|7/23/2014 8:21:00 PM|
Fire on the mountain creates mountain of need
Fire is an ever present danger here in Eastern Washington and last week we were reminded once again just how sudden and devastating it can be.
Our friends and neighbors in Pateros and Brewster will never be the same after last week's firestorm wiped out entire neighborhoods in those communities. The good news is no one died. The bad news is many are now homeless.
It will take some time yet before the fires are extinguished and the threat of more devastation eliminated, but it will take years for those who have lost everything to recover from the pain of that loss.
Having lived in many different parts of the country, I have learned that no matter where you live there is always some kind of natural disaster that can suddenly and unexpectedly change lives forever. In the mid-west we spent many evenings huddled in our basement worried about the latest "severe thunderstorm" that could blow through like a freight train turning giant oak trees to kindling and homes to piles of unrecognizable debris. In Southern California we enjoyed the thrill ride of sudden and severe earthquakes that collapsed buildings and freeway bridges causing massive disruption and changing lives without warning. And in my native Montana I still remember the earthquake near Yellowstone Park that buried one of our favorite childhood campgrounds and created a new lake by collapsing a mountain into a Madison River canyon. Locally, we cannot forget the terrible tragedy that occurred this spring in Oso where 42 people were confirmed killed in a sudden and unexpected mudslide.
The truth is we live in a dangerous world. None of us are free from the catastrophe that can befall us in a moment of shear terror created by a capricious and arbitrary act of nature. While our governor chose to politicize the tragedy in Okanogan County over the weekend by claiming it was the new reality brought on by our disregard for our environment, the reality is that no one can predict or prevent these events. But now is not the time to argue the obvious attempt to grab power by our ill informed governor of the moment.
Now is the time to come together to address the immediate needs of those who have lost everything. It is how we reach out to those most directly affected by these events that defines our humanity and compassion. It is what defines us as a community.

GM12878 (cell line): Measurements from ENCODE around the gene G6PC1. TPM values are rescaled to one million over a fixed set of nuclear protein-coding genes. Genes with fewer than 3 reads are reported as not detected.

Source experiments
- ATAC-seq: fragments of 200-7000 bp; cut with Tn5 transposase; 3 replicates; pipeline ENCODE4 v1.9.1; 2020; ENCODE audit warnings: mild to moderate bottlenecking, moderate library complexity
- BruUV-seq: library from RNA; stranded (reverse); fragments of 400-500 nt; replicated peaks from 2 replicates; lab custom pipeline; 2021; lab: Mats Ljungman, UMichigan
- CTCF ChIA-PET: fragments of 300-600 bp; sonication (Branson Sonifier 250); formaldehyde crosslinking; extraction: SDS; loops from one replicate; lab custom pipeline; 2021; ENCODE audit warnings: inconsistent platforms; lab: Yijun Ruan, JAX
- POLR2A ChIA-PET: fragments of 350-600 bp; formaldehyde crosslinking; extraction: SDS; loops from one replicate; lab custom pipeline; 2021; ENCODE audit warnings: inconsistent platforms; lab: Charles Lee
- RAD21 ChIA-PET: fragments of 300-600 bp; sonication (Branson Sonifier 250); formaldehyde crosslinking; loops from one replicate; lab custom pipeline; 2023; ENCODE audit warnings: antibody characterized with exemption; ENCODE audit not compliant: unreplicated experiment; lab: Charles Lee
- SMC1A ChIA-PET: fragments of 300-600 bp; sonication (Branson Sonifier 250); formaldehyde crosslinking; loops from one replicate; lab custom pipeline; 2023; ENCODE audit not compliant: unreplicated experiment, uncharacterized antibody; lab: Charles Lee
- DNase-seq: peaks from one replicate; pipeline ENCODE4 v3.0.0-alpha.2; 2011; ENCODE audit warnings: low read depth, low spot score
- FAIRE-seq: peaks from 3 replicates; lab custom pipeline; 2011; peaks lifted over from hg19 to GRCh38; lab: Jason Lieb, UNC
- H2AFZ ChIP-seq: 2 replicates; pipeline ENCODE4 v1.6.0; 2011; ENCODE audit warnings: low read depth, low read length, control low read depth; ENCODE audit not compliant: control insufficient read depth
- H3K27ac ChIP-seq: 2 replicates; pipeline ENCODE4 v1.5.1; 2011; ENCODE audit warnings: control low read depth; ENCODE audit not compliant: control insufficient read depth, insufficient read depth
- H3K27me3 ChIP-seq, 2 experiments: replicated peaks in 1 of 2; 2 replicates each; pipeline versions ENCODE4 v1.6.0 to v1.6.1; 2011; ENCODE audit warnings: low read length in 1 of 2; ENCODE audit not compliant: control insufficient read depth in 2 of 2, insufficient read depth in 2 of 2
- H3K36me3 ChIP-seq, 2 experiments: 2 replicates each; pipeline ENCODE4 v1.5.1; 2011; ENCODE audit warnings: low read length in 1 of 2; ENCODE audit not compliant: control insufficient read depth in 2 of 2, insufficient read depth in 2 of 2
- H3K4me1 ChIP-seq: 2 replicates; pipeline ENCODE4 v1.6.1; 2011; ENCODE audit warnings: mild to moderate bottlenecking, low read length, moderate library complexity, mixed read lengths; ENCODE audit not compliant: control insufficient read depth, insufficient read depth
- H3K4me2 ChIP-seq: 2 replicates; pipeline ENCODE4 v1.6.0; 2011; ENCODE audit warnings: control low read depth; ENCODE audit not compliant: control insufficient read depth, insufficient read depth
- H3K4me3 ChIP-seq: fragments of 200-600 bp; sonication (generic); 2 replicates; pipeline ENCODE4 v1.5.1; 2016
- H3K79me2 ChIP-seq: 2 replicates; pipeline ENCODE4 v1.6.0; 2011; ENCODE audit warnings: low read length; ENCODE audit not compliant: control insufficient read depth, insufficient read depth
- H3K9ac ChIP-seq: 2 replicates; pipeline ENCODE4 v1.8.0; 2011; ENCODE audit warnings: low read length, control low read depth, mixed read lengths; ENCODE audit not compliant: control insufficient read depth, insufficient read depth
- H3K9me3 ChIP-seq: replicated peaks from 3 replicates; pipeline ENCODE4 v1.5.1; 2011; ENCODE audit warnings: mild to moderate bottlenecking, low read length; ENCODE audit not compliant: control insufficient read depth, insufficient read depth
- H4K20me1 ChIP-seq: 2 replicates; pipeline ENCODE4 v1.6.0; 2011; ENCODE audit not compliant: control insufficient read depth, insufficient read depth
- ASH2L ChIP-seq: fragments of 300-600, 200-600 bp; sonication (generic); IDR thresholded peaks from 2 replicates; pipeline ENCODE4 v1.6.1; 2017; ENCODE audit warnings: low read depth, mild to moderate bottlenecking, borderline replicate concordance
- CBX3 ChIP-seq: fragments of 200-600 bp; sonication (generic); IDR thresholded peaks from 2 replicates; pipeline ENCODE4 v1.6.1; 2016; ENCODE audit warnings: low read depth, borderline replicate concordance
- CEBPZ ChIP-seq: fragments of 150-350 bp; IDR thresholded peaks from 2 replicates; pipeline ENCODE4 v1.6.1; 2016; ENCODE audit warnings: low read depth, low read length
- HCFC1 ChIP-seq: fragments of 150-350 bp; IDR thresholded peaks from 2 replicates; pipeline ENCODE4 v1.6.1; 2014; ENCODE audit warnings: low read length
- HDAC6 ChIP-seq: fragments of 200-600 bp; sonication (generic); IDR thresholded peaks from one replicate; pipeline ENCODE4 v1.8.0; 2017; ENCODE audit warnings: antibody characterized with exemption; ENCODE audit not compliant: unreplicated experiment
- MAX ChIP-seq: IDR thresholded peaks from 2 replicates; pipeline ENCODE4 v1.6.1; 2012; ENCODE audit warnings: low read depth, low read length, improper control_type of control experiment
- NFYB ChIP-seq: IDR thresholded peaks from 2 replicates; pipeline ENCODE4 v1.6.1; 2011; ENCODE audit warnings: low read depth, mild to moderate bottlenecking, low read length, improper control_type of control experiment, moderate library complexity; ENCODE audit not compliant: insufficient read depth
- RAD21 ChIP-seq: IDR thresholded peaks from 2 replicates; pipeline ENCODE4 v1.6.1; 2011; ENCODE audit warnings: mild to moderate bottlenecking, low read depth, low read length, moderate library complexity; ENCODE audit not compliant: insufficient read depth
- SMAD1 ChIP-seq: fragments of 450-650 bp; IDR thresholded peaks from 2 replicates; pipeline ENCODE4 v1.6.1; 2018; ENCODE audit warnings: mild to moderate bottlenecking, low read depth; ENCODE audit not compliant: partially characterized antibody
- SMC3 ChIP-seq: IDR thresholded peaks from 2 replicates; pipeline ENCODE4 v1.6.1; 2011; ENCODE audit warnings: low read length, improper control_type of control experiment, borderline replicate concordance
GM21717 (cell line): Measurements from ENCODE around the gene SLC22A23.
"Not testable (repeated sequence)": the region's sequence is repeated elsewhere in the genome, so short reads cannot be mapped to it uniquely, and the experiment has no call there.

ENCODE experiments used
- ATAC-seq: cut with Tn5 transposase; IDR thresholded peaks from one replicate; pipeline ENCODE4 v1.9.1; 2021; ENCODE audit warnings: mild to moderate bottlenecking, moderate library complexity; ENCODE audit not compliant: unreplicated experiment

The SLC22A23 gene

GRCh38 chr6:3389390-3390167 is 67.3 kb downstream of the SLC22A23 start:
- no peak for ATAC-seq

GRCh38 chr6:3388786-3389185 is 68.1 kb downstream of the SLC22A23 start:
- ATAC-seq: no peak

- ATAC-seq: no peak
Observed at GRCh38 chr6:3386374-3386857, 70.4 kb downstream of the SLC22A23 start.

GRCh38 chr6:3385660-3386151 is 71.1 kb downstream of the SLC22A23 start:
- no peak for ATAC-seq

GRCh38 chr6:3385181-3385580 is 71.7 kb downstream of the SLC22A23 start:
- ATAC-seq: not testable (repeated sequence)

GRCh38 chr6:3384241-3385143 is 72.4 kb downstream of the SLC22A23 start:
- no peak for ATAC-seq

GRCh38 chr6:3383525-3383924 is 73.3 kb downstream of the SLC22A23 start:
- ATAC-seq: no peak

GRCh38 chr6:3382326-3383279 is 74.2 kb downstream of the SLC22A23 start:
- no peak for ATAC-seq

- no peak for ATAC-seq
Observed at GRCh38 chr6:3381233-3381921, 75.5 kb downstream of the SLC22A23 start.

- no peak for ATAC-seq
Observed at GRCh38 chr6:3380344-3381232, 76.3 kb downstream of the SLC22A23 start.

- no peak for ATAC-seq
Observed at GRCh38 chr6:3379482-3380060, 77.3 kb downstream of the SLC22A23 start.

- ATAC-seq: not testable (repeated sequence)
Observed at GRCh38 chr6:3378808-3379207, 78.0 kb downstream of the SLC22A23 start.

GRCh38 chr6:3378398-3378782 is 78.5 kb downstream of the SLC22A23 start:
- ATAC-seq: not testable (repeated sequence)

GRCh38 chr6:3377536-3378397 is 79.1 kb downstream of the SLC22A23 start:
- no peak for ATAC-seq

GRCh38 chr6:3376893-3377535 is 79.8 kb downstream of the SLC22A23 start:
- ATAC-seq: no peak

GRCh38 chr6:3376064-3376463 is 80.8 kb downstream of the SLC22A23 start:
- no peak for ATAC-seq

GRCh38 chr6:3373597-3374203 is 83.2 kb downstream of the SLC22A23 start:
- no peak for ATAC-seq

Already aid is pouring into the communities of Omak and Chelan in the form of clothing and basic supplies. Most immediate needs are for food, clothing, personal hygiene items, gift cards and baby necessities. But the need is huge and will continue for some time to come. Many communities are currently without electricity meaning basic daily activities like cooking and refrigeration are problems. And with many city services damaged simple things like potable water may be in short supply.
There is much to be done and we can all help. The following is a list of organizations that are currently set up to help:
1) The Community Foundation of North Central Washington is working together with the Apple Valley Red Cross to raise funds. They do not accept donations of goods. You can call the Community Foundation of NCW at 509-663-7716, donate on line at cfncw.org or send a check to their office at: 9 S Wenatchee Ave., Wenatchee, WA 98801 make sure to write "Fire Relief" on your check.
2) Les Schwab Tire stores in Wenatchee, East Wenatchee, Chelan and Brewster are accepting donations of goods at their stores. They will arrange delivery to the relief centers in Chelan, Brewster and Omak.
3) The Chelan PUD offices in Leavenworth, Wenatchee and Chelan are accepting donations of money or gift cards. They do not accept donations of food, clothing or other goods.
There will undoubtedly be many other churches and organizations working to help in the weeks ahead. We will endeavor to keep an updated list on our website.
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